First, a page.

By 2008, however, Venezuela wasn't the only aspiring player in Paraguay, with U.S. oil company Petro-Victory/Crescent also hoping to strike it big. Through their Paraguayan subsidiaries, Crescent and Petro-Victory prospected for oil in two concessions in the western Chaco near the Argentine border, known as the Pirity bloc, and within another concession in the so-called Alto Paraná bloc to the east of Asunción.
According to a June, 2009 WikiLeaks cable, Crescent CEO González met personally with Lugo to discuss the possibility of oil exploration. Feeling optimistic, the firm invited "select companies to join a major exploration venture in its wholly owned...Pirity Block in Paraguay...the terrain is similar to West Texas...drilling is expected to be straightforward."
Despite such rosy prognostications, Crescent soon ran into difficulties with the new Lugo administration. Paraguayan Minister of Public Works and Administration Emilio Boungermini, a Crescent detractor, argued that the company ought to abandon its concessions. According to the official, Crescent had taken advantage of an earlier resolution, which in his view was now unconstitutional and in any case invalidated under a new ministerial decree. Under the first resolution, Crescent would have had the right to explore for oil until May, 2012 but under the new rules of the game this time framework was drastically curtailed.
Boungermini was apparently so exorcised by Crescent that he cryptically informed González that the company should get out of its Alto Paraná concession or "face the consequences." The Crescent CEO suspected that there were "political, ideological, and special interests" at stake in the decision, though it's not clear from the cable what kinds of hidden forces might have been at play. Reportedly, Bourgemini had his own agenda in the Alto Paraná and favored Lan Oil, an oil company from Ecuadoran group Tripetrol which was in turn associated with Russian giant Lukoil.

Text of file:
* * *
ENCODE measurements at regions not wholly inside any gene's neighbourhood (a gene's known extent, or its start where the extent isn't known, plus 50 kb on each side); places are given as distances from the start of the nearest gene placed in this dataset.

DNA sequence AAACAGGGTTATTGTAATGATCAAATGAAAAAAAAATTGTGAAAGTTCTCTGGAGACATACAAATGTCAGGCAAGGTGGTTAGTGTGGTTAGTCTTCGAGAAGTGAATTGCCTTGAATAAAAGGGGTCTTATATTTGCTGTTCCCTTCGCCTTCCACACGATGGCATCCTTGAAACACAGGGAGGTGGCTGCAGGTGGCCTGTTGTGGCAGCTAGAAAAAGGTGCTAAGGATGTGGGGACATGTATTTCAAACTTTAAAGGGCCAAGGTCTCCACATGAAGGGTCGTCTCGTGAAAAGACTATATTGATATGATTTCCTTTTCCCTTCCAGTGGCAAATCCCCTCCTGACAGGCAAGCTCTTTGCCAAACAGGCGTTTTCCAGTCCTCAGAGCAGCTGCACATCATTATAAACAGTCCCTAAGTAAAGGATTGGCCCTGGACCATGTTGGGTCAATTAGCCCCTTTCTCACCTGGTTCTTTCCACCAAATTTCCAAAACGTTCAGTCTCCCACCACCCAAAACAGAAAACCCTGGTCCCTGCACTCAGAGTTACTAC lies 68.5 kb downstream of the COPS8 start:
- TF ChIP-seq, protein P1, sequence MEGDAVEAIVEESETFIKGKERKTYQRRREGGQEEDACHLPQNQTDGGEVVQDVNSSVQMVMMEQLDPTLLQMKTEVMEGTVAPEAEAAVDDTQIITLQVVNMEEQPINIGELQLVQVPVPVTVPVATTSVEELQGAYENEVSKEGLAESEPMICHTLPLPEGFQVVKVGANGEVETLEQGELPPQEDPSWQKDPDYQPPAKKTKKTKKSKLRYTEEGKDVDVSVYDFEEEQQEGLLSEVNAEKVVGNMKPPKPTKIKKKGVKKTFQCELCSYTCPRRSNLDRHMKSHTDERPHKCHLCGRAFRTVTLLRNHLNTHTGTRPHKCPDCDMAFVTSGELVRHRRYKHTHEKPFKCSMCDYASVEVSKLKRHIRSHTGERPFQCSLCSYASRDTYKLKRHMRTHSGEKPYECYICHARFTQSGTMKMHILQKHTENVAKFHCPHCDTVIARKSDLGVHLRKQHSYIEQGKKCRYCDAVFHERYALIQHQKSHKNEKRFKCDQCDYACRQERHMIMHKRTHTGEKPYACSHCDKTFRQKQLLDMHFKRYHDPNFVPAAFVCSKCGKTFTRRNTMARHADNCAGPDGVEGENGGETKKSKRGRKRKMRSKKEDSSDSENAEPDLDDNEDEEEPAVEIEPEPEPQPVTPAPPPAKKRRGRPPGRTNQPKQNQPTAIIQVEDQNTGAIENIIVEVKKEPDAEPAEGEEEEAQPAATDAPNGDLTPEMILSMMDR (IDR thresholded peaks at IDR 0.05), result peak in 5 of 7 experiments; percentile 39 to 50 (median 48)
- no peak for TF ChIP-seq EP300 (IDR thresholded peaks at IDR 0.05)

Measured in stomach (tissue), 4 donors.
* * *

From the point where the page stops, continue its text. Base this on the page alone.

In August, 2009 Paraguay awarded Crescent's Alto Paraná concession to Lan, setting off howls of protest from the country's conservative media. Right wing paper ABC Color let loose, remarking that the Ministry of Public Works had "abandoned national interests" by awarding concessions to Ecuadoran companies while shunting out American ones. In an apparent reference to Ecuador's alliance with Venezuela, ABC Color added that the Asunción government was aiding and abetting the "Bolivarian advance."
Smarting under the decision, Crescent then turned to the U.S. Embassy for assistance and threatened to sue Paraguay for a whopping $2 billion. American diplomats pressed Crescent's case with the Lugo administration, but fretted that the whole imbroglio might upset U.S.-Paraguay relations. Hardly deterred by such a possibility, Crescent "engaged in an escalating legal and public relations battle with the government of Paraguay."
Specifically, the company hired Washington-based law firm Patton, Boggs and Blow which deployed "seasoned lobbyists" like Michael Driver. The latter had apparently attended school with Hillary Clinton "and/or her husband and served as a senior advisor during both their presidential campaigns." Audaciously, Driver went straight up the chain of command, contacting Clinton's Chief of Staff directly on behalf of Crescent.
Meanwhile, company shareholders lobbied Congress to block special trade preferences for Paraguay. In particular, Crescent singled out New York Democratic Congressman and Chair of the House Foreign Affairs Subcommittee on the Western Hemisphere Elliott Engel, who had earlier championed the Lugo government on Capitol Hill. In April, 2009 Engel introduced the U.S.-Paraguay Partnership Act which sought to add Paraguay as an Andean Trade Preference Act (ATPA) beneficiary. Subsequently, ATPA extension for Paraguay languished in Congress though it's unclear whether this had anything to do with surreptitious lobbying [when queried over e-mail concerning the extent and nature of Crescent appeals, Engel's office refused to comment for this article].
Not stopping there, CEO González even lobbied noted Columbia University economist Joseph Stiglitz, who had earlier advised the Lugo administration. Somewhat bizarrely, Crescent apparently hoped that the leftist professor would have a change of heart and "write negatively about Paraguay or help them in any way" [when queried in an e-mail about his knowledge of the Crescent affair, Stiglitz similarly failed to respond].